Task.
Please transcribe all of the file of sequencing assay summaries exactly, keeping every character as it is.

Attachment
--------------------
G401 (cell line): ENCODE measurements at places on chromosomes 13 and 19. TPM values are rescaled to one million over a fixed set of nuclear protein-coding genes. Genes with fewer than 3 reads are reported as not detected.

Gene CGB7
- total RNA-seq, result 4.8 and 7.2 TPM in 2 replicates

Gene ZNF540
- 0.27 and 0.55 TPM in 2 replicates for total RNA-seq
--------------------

G401 (cell line): ENCODE measurements at places on chromosomes 13 and 19. TPM values are rescaled to one million over a fixed set of nuclear protein-coding genes. Genes with fewer than 3 reads are reported as not detected.

Gene CGB7
- total RNA-seq, result 4.8 and 7.2 TPM in 2 replicates

Gene ZNF540
- 0.27 and 0.55 TPM in 2 replicates for total RNA-seq